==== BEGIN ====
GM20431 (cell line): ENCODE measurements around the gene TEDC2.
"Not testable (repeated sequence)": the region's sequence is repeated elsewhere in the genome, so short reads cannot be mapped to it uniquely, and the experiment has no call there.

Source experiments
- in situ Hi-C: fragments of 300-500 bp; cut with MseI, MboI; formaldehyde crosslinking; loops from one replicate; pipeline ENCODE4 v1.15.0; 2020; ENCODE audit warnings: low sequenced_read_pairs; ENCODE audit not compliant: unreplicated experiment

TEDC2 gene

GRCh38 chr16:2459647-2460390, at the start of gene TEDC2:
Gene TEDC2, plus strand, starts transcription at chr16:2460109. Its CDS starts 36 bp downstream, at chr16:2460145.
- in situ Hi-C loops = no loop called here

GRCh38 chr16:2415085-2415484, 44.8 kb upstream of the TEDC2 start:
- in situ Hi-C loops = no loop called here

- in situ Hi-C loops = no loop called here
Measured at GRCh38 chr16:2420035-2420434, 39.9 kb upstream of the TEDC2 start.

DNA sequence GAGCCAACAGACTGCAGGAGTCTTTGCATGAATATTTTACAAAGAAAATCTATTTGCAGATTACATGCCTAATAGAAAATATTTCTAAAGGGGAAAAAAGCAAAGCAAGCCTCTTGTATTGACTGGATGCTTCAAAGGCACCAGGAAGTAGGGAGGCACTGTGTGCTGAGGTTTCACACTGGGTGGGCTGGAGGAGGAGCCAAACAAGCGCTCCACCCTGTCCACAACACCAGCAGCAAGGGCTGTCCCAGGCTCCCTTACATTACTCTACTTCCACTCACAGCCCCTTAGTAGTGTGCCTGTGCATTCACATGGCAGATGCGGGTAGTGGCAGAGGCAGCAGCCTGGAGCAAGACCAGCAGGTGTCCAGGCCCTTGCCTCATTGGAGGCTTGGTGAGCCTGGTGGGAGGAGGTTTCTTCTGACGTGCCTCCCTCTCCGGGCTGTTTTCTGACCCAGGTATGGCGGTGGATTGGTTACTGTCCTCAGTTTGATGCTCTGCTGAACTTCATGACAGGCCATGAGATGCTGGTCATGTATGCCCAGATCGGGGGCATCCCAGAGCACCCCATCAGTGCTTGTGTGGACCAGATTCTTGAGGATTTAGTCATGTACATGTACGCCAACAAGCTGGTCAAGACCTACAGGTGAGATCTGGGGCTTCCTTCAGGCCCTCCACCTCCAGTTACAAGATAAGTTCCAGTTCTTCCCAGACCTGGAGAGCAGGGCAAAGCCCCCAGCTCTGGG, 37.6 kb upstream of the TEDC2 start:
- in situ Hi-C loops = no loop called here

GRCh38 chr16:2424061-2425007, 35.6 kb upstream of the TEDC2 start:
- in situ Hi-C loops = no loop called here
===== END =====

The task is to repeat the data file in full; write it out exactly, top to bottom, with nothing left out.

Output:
GM20431 (cell line): ENCODE measurements around the gene TEDC2.
"Not testable (repeated sequence)": the region's sequence is repeated elsewhere in the genome, so short reads cannot be mapped to it uniquely, and the experiment has no call there.

Source experiments
- in situ Hi-C: fragments of 300-500 bp; cut with MseI, MboI; formaldehyde crosslinking; loops from one replicate; pipeline ENCODE4 v1.15.0; 2020; ENCODE audit warnings: low sequenced_read_pairs; ENCODE audit not compliant: unreplicated experiment

TEDC2 gene

GRCh38 chr16:2459647-2460390, at the start of gene TEDC2:
Gene TEDC2, plus strand, starts transcription at chr16:2460109. Its CDS starts 36 bp downstream, at chr16:2460145.
- in situ Hi-C loops = no loop called here

GRCh38 chr16:2415085-2415484, 44.8 kb upstream of the TEDC2 start:
- in situ Hi-C loops = no loop called here

- in situ Hi-C loops = no loop called here
Measured at GRCh38 chr16:2420035-2420434, 39.9 kb upstream of the TEDC2 start.

DNA sequence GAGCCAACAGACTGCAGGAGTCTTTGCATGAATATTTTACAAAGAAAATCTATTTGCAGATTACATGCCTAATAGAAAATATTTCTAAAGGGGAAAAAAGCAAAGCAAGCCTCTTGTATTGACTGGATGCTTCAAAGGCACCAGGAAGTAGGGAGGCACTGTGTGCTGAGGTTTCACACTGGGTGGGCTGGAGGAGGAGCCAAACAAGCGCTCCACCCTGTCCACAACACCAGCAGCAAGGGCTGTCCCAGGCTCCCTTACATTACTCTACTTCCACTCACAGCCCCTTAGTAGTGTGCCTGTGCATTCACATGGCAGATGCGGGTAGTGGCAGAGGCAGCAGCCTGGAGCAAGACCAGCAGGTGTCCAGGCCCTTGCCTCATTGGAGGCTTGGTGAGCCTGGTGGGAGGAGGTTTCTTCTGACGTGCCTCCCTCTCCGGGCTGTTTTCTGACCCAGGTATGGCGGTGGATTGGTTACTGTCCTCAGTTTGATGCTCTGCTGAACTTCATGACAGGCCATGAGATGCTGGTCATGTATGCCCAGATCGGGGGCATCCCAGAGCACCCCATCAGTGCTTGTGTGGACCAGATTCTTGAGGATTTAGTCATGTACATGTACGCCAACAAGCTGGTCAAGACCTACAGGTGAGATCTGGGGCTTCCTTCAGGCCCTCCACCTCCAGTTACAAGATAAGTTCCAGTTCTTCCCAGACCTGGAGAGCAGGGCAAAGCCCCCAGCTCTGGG, 37.6 kb upstream of the TEDC2 start:
- in situ Hi-C loops = no loop called here

GRCh38 chr16:2424061-2425007, 35.6 kb upstream of the TEDC2 start:
- in situ Hi-C loops = no loop called here